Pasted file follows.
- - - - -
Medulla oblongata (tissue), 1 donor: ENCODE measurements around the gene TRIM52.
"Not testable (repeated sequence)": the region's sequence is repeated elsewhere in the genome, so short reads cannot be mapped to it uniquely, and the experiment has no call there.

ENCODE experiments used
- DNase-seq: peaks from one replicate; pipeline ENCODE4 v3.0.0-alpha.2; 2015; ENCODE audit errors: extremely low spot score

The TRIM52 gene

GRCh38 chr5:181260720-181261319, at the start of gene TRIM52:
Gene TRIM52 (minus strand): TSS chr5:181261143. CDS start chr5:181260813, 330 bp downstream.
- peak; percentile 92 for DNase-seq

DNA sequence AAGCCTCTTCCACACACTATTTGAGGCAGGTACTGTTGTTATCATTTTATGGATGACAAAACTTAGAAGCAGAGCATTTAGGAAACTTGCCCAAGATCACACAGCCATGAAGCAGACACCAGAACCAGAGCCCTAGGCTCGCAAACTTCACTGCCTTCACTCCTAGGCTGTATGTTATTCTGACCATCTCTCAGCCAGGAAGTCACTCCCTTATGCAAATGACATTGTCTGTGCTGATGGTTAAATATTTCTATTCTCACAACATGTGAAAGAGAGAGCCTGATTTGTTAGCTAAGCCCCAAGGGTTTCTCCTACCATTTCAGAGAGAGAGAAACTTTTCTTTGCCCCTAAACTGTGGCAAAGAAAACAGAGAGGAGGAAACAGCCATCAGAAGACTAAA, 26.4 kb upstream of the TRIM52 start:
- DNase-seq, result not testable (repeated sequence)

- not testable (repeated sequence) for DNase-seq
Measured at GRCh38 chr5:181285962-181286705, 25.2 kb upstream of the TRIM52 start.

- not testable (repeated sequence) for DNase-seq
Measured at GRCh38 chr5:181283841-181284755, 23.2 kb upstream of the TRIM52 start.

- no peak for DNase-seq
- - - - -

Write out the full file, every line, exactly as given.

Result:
Medulla oblongata (tissue), 1 donor: ENCODE measurements around the gene TRIM52.
"Not testable (repeated sequence)": the region's sequence is repeated elsewhere in the genome, so short reads cannot be mapped to it uniquely, and the experiment has no call there.

ENCODE experiments used
- DNase-seq: peaks from one replicate; pipeline ENCODE4 v3.0.0-alpha.2; 2015; ENCODE audit errors: extremely low spot score

The TRIM52 gene

GRCh38 chr5:181260720-181261319, at the start of gene TRIM52:
Gene TRIM52 (minus strand): TSS chr5:181261143. CDS start chr5:181260813, 330 bp downstream.
- peak; percentile 92 for DNase-seq

DNA sequence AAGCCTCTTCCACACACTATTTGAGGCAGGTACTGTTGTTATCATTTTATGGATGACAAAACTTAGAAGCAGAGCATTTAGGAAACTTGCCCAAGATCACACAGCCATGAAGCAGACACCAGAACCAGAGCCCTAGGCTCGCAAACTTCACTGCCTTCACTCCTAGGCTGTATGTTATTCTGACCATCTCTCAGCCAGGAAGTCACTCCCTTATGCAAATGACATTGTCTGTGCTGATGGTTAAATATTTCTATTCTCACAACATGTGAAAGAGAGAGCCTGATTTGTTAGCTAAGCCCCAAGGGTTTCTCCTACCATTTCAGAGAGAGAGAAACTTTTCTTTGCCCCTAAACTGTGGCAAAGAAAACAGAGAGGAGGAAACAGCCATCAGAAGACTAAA, 26.4 kb upstream of the TRIM52 start:
- DNase-seq, result not testable (repeated sequence)

- not testable (repeated sequence) for DNase-seq
Measured at GRCh38 chr5:181285962-181286705, 25.2 kb upstream of the TRIM52 start.

- not testable (repeated sequence) for DNase-seq
Measured at GRCh38 chr5:181283841-181284755, 23.2 kb upstream of the TRIM52 start.

- no peak for DNase-seq